The Philippine labour attache at the centre of a furore over his sudden recall from Hong Kong was investigated on the “instruction” of President Rodrigo Duterte regarding complaints against him, the country’s labour chief has revealed.
Jalilo Dela Torre was removed from his position at the Philippine consulate in Hong Kong and recalled to his home country on March 23, midway through a three-year term. The unusual move by Manila sparked outrage among the city’s Filipino community, who feared it may have been related to vocal opposition from Dela Torre to human traffickers and unscrupulous employment agencies.
In a letter to the Post on Friday, Philippine Secretary of Labour and Employment Silvestre Bello wrote that he had “received instructions from the Office of the President to send a representative to a meeting relative to the complaints filed against Dela Torre”.
“As instructed during the meeting, the undersigned [Bello] directed a team of three officials from the Department [of Labour and Employment] to proceed to Hong Kong on February 25 to 27 to conduct an investigation into Dela Torre,” the letter went on.
During the probe the “fact-finding team found a basis” to issue the recall order, Bello said. It would allow Dela Torre to return “temporarily to shed light on the issues against him and afford him the opportunity to explain his side to the undersigned and the Office of the President”.
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“We hope you have been enlightened on the matter,” Bello concluded his letter by writing.
In response Dela Torre said on Saturday that he was unaware of the complaints made against him. “Nor was I present during the investigation. Naturally, I cannot answer for something I don’t know about,” he said.
But he added that Bello had told Hong Kong News, a Filipino community newspaper in the city, he was being investigated for two issues. “One, that I sat on a job order for bar dancers; two, that I issued Overseas Employment Certificates to workers for China,” Dela Torre said, referring to the document the labour office issues for Filipinos who work abroad.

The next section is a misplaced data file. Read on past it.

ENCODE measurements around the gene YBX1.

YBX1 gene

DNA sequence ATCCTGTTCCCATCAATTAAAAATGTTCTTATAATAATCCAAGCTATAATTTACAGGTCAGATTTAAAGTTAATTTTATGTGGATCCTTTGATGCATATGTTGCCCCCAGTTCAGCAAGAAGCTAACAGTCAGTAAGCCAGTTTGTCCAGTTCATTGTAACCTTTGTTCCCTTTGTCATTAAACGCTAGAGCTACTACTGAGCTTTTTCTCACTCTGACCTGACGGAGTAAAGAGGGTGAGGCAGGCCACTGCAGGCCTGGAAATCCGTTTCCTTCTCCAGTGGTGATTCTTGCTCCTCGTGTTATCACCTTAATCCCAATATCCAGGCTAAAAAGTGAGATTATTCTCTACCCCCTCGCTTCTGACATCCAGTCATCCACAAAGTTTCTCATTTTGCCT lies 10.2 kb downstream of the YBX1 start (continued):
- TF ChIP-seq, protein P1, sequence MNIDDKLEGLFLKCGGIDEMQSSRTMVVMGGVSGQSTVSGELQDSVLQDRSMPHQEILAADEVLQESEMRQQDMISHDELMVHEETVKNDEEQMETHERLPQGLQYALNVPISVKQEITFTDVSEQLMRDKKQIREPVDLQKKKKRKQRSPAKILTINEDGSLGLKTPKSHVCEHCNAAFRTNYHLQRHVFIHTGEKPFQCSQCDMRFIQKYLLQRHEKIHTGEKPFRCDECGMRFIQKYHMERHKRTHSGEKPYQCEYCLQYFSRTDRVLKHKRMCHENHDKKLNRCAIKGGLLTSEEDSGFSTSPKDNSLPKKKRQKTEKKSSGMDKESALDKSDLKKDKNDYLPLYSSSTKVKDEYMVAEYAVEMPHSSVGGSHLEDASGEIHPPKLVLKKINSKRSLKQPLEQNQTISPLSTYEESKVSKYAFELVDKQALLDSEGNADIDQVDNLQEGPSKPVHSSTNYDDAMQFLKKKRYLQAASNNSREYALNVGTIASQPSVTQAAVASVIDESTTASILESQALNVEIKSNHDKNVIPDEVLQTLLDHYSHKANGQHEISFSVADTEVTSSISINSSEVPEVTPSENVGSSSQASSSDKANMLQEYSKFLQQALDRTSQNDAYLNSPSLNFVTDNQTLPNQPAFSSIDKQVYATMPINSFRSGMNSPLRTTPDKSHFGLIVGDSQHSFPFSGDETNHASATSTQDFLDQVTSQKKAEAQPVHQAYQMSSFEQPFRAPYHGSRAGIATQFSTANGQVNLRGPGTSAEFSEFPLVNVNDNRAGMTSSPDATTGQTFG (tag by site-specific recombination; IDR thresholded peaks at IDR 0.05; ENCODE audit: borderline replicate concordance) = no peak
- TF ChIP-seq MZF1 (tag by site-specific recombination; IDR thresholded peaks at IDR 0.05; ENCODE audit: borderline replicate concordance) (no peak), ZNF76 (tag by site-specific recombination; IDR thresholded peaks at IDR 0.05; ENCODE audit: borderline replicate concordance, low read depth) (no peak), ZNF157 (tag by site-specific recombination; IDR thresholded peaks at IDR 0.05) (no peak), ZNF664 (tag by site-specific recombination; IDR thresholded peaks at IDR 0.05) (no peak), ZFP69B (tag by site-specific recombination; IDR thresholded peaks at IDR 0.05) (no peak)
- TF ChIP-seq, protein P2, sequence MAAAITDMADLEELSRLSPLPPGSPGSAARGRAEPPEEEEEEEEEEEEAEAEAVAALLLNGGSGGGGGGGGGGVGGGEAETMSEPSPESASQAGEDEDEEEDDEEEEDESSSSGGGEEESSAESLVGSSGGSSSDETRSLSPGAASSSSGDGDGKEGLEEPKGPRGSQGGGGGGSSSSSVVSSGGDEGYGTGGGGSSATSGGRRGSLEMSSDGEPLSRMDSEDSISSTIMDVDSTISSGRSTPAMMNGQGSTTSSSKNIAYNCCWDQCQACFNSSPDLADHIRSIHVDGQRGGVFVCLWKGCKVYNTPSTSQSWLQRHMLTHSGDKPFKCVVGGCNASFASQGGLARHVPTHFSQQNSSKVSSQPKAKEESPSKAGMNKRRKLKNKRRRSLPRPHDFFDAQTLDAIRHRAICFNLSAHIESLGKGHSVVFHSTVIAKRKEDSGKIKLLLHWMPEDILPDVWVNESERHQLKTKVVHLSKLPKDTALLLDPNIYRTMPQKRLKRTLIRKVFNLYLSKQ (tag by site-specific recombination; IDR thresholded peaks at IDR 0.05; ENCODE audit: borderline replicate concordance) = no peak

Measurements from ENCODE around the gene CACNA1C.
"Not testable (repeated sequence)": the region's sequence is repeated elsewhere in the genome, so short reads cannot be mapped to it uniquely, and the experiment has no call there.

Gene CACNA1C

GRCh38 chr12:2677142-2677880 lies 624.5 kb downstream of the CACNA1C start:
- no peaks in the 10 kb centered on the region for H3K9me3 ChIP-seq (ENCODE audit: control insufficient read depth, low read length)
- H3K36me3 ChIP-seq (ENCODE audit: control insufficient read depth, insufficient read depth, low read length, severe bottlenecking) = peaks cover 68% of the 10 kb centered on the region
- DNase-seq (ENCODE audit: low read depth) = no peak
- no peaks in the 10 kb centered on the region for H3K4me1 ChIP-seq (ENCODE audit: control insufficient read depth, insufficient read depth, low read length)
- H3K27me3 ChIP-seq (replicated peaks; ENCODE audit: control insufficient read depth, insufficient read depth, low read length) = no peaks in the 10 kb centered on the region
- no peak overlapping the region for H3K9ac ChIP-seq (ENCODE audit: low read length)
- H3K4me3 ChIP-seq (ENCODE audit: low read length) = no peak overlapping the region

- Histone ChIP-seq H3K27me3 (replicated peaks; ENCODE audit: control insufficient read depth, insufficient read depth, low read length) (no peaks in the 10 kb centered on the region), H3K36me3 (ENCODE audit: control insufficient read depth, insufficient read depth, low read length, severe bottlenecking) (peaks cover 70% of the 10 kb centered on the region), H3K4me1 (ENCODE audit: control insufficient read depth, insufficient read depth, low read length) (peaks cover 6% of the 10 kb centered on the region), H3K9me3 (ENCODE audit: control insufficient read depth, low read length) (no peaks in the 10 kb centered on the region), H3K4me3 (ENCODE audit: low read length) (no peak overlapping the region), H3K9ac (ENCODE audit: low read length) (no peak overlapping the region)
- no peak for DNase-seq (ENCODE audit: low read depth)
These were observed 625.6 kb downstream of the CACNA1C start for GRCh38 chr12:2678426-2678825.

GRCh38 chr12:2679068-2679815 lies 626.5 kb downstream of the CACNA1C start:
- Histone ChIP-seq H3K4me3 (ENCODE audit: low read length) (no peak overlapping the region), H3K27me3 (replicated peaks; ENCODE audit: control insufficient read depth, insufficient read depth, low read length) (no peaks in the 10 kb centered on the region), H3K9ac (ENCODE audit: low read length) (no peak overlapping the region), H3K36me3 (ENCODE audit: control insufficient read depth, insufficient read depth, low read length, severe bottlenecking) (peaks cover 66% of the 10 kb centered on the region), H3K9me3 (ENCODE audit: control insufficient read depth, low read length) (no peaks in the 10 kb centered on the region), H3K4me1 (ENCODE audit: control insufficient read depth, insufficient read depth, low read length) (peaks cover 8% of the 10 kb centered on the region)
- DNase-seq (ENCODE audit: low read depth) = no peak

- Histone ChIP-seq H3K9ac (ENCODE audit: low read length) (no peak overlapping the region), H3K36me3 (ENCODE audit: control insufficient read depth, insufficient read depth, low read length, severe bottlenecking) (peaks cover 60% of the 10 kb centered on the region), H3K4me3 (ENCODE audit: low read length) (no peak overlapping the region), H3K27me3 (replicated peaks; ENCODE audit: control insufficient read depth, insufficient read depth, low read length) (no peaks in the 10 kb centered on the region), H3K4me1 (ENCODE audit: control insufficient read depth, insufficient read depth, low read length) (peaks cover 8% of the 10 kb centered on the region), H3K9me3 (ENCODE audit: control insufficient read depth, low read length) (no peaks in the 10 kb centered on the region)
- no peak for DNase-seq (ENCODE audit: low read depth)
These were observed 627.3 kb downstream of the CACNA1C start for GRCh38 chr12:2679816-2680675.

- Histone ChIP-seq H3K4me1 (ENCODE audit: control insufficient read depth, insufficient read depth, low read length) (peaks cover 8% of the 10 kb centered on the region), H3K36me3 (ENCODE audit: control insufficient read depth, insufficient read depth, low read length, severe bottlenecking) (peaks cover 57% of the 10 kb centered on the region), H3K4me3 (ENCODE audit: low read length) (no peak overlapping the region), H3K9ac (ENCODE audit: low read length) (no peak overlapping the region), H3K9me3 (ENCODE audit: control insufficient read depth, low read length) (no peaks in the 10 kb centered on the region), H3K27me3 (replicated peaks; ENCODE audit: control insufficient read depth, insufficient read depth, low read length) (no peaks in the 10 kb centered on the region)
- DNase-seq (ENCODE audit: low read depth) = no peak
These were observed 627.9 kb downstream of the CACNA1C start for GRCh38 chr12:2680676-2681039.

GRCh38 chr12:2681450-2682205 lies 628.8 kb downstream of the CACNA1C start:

“Guilty on both counts. One, approval of a job order is discretionary on the labour attache; and two, issuance of OECs to workers for China is allowed under the rules,” he said in his defence.
The labour attache is responsible for scrutinising applications for entry to Hong Kong from groups of Filipinos, or job orders.
Tough-talking Duterte is set for a brief visit to Hong Kong on Thursday after attending the Boao Forum for Asia Annual Conference, which begins on Sunday in China’s Hainan province.
Dela Torre, known to many Filipinos as “Labatt Jolly”, held one of the most important positions at the Philippine mission in Hong Kong, catering to the needs of some 217,000 Filipinos, 203,000 of whom are domestic workers.
The popular diplomatic official had campaigned against human trafficking of household helpers, many of whom he said had been lured from the Philippines with bogus job offers and the promise of an easier passage to the United States, before being abandoned.
He put in place a mechanism to screen Hong Kong recruitment agencies suspected of involvement in helping Filipino dancers visit the city on tourist visas to work as prostitutes.
He was also instrumental in efforts to ban Hong Kong employers from forcing domestic helpers to clean the exterior of windows, after several women fell to their deaths from high-rise buildings.
Dela Torre was appointed to the labour attache post under Duterte’s predecessor, Benigno Aquino, in 2016. Last Sunday Dela Torre said he did not think the recall was because he was an Aquino appointee, as he was answerable to Bello.
On Tuesday Dela Torre reiterated that belief: “I don’t think my being an appointee of anybody has anything to do with it. Labour attaches are not presidential appointees.
“I don’t know whether the recall order will be rescinded. Maybe I will find out when I arrive in Manila.”